I read the following the other morning and found it to be quite insightful, just thought I'd share.
"I remember once when I had been giving a talk to the R.A.F., an old, hard-bitten officer got up and said, 'I've no use for all that stuff. But, mind you, I'm a religious man too. I know there's a God. I've felt Him: out alone in the desert at night: the tremendous mystery. And that's just why I don't believe all your neat little dogmas and formulas about Him. To anyone who's met the real thing they all seem so petty and pendantic and unreal.
Now in a sense I quite agreed with that man. I think he had probably had a real experience of God in the desert. And when he turned from that experience to the Christian creeds, I think he really was turning from something real to something less real. In the same way, if a man has once looked at the Atlantic from teh beach, and then goes and looks at a map of the Atlantic, he also will be turning from something real to something less real: turning from real waves to a bit only of coloured paper. But here comes the point. The map is admittedly only coloured paper, but there are two things you have to remember about it. In the first place, it is based on what hundreds and thousands of people have found out by sailing the real Atlantic. In that way it has behind it masses of experience just as real as the one you could have from the beach; only, while yours would be a single glimpse, the map fits all those different experiences together. In the second place, if you want to go anywhere, the map is absolutely necessary. As long as you are content with walks on the beach, your own glimpses are far more fun than looking at a map. But the map is going to be more use than walks on the beach if you want to get to America."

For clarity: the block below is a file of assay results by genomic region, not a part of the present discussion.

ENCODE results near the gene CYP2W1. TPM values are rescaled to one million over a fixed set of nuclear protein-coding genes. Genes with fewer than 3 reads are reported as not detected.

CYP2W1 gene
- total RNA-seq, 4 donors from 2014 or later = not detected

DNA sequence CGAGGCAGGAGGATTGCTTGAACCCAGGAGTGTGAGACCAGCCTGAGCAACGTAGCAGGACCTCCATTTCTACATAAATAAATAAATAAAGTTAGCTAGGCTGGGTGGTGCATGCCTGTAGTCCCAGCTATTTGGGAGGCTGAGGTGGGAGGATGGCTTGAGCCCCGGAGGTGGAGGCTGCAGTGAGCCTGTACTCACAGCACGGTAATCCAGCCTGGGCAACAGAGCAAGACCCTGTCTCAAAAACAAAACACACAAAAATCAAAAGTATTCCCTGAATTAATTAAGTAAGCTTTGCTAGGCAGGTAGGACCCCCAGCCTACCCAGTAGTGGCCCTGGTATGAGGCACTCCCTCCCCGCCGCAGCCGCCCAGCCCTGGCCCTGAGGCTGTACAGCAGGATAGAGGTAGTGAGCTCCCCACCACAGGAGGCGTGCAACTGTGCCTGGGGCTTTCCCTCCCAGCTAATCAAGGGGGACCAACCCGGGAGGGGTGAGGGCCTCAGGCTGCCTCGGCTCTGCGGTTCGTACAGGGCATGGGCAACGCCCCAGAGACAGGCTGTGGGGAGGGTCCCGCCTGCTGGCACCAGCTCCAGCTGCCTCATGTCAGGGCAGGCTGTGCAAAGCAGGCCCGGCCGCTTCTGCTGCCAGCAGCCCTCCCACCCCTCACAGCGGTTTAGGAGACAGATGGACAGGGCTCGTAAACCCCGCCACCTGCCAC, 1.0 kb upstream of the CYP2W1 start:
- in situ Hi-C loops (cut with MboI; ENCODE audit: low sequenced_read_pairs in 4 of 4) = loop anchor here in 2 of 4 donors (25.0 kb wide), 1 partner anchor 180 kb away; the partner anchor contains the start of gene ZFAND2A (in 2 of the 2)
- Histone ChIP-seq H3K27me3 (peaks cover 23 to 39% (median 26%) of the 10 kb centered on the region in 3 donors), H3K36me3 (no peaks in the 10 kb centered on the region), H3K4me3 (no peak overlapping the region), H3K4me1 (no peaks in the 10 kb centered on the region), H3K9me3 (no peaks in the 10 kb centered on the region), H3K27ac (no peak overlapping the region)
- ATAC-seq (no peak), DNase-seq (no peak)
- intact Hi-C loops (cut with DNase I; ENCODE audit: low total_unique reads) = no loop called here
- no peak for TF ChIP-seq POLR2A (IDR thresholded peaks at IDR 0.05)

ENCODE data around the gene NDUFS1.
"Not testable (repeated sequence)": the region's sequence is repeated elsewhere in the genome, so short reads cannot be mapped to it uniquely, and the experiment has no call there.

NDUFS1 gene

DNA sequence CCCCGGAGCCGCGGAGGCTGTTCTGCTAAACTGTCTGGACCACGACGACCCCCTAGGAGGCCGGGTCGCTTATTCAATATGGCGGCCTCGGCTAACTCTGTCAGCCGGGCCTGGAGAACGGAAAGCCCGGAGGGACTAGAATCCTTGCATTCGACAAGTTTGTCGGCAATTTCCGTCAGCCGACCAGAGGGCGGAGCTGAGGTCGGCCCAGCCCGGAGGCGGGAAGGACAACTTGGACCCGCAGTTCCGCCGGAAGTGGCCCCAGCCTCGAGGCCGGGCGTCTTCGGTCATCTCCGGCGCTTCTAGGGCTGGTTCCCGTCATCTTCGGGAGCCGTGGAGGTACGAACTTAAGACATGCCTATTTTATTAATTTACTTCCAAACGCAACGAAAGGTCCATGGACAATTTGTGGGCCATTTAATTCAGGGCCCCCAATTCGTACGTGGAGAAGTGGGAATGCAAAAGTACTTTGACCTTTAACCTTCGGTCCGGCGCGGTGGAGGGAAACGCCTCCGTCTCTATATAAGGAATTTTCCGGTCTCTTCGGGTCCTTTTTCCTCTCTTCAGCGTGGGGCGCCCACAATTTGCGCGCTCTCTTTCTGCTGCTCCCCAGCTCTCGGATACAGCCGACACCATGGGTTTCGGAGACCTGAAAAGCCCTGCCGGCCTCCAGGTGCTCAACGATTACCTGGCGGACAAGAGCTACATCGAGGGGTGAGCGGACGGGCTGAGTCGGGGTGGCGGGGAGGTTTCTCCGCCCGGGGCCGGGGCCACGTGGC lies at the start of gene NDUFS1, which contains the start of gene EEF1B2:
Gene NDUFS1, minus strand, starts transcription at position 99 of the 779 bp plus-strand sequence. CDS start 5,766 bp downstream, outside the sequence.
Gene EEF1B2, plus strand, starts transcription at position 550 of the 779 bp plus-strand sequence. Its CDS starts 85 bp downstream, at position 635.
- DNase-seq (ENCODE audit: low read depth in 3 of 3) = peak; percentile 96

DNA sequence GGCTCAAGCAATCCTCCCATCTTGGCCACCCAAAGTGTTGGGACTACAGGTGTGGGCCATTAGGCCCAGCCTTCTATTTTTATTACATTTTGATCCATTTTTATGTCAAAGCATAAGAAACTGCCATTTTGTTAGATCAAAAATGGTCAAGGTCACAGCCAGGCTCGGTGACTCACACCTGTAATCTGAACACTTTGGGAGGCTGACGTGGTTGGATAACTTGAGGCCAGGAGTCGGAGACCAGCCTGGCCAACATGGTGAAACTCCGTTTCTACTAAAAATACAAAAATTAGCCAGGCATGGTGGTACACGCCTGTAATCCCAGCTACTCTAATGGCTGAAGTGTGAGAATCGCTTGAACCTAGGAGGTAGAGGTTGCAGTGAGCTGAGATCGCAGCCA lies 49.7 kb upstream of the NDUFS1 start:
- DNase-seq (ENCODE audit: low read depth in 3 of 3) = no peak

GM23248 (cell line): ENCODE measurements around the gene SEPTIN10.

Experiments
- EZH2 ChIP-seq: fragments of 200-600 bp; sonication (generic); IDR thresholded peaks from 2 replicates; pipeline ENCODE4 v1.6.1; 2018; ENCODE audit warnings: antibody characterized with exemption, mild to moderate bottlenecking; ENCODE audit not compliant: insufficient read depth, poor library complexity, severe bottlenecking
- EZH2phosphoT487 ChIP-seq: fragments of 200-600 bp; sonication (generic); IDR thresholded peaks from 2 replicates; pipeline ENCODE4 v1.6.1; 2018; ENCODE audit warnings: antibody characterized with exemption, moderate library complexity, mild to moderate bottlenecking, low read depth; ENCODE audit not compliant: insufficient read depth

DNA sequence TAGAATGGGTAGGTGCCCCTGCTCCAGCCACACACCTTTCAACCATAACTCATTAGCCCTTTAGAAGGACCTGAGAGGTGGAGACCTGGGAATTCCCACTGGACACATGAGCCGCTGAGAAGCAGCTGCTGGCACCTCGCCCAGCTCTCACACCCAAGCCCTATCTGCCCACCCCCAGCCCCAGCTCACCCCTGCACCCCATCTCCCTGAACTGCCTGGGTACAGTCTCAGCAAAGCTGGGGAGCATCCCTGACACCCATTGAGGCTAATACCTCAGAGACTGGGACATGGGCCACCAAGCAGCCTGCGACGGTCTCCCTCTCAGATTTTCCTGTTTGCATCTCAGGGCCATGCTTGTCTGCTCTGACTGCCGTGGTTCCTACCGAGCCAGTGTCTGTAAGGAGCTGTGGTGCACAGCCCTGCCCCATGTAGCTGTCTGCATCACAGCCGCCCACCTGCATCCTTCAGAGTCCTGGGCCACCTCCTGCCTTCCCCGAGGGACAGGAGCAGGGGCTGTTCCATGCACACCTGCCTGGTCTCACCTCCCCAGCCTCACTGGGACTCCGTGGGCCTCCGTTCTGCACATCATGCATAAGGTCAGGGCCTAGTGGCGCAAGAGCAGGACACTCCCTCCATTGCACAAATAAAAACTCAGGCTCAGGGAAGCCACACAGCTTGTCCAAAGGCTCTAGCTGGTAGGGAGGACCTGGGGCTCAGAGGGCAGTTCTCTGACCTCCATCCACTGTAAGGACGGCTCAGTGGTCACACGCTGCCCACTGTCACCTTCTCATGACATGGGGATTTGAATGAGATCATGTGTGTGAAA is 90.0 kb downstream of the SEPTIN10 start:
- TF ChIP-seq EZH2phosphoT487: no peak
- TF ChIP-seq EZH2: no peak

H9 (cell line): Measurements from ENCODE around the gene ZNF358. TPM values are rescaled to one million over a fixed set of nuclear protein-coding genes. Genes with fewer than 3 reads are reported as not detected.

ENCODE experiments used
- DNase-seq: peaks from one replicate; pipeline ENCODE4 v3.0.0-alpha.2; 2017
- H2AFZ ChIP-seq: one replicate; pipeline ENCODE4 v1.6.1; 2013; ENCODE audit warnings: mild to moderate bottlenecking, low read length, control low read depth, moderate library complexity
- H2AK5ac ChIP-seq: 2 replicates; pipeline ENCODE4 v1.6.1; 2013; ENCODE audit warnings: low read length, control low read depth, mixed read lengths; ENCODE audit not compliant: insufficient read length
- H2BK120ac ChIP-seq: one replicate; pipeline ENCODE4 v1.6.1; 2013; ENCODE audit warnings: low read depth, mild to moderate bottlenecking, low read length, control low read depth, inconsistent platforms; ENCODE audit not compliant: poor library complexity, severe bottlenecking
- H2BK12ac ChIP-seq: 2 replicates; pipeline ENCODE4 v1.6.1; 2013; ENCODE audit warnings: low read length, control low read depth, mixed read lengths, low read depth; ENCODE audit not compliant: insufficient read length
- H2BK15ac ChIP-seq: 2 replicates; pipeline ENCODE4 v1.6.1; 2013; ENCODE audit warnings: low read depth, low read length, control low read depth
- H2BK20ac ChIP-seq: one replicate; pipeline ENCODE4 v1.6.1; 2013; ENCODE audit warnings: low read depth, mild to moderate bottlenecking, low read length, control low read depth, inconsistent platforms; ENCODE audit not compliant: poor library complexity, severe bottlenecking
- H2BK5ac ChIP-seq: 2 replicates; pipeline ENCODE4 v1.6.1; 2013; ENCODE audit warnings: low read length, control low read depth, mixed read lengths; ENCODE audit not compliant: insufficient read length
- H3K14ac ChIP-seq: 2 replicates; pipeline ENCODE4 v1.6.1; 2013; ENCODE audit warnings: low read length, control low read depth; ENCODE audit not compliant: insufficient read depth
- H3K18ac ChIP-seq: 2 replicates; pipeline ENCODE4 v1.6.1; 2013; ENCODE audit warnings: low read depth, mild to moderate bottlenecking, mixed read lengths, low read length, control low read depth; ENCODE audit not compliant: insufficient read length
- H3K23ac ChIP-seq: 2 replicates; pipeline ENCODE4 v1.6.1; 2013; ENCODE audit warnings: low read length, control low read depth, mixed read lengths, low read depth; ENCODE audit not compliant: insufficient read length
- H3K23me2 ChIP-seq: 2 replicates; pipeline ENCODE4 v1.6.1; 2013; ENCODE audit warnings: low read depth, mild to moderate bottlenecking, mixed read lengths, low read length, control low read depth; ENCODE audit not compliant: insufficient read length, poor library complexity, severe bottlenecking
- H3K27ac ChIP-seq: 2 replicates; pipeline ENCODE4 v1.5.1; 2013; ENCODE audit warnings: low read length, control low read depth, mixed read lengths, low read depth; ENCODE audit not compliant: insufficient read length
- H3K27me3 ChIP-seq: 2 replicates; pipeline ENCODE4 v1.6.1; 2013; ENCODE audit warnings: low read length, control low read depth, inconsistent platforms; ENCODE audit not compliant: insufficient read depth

(This was from C.S. Lewis's book, Mere Christianity.)